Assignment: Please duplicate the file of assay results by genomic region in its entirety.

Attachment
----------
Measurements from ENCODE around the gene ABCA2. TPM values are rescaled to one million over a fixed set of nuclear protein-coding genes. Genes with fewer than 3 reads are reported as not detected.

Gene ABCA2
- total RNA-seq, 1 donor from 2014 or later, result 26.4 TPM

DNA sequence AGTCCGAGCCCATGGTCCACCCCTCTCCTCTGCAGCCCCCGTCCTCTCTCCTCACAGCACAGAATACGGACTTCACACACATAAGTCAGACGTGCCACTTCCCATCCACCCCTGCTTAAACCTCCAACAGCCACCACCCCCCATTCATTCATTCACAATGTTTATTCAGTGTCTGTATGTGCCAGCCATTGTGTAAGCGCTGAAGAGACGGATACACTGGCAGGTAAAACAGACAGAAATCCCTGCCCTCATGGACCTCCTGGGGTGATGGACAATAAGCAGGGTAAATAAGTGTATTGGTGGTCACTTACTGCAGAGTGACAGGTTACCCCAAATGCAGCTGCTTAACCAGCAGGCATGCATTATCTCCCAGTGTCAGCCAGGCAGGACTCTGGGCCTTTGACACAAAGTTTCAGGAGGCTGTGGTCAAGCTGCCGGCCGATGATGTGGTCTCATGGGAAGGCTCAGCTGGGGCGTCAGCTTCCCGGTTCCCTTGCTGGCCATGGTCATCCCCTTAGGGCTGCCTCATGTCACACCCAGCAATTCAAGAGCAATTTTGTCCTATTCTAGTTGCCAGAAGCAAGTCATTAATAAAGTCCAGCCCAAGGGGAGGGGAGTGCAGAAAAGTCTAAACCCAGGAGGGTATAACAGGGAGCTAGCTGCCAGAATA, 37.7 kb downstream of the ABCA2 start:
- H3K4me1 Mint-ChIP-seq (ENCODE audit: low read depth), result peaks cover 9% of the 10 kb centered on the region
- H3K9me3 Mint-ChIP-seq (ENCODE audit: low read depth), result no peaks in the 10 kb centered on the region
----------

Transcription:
Measurements from ENCODE around the gene ABCA2. TPM values are rescaled to one million over a fixed set of nuclear protein-coding genes. Genes with fewer than 3 reads are reported as not detected.

Gene ABCA2
- total RNA-seq, 1 donor from 2014 or later, result 26.4 TPM

DNA sequence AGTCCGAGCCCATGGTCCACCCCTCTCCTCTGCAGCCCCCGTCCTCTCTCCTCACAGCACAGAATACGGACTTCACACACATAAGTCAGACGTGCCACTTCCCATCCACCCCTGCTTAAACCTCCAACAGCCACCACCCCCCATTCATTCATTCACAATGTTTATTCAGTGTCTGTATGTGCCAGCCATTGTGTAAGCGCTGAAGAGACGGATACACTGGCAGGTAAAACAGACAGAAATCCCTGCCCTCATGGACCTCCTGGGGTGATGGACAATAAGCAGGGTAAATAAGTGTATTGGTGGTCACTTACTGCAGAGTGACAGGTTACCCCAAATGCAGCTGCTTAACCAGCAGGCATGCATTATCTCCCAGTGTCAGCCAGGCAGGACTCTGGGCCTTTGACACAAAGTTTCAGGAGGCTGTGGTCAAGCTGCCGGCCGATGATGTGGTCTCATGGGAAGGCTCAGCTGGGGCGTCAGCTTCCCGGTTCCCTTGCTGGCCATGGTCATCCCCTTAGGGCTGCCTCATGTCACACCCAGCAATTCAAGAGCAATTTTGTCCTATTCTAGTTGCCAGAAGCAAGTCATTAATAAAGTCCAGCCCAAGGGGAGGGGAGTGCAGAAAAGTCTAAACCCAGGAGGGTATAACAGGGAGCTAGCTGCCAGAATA, 37.7 kb downstream of the ABCA2 start:
- H3K4me1 Mint-ChIP-seq (ENCODE audit: low read depth), result peaks cover 9% of the 10 kb centered on the region
- H3K9me3 Mint-ChIP-seq (ENCODE audit: low read depth), result no peaks in the 10 kb centered on the region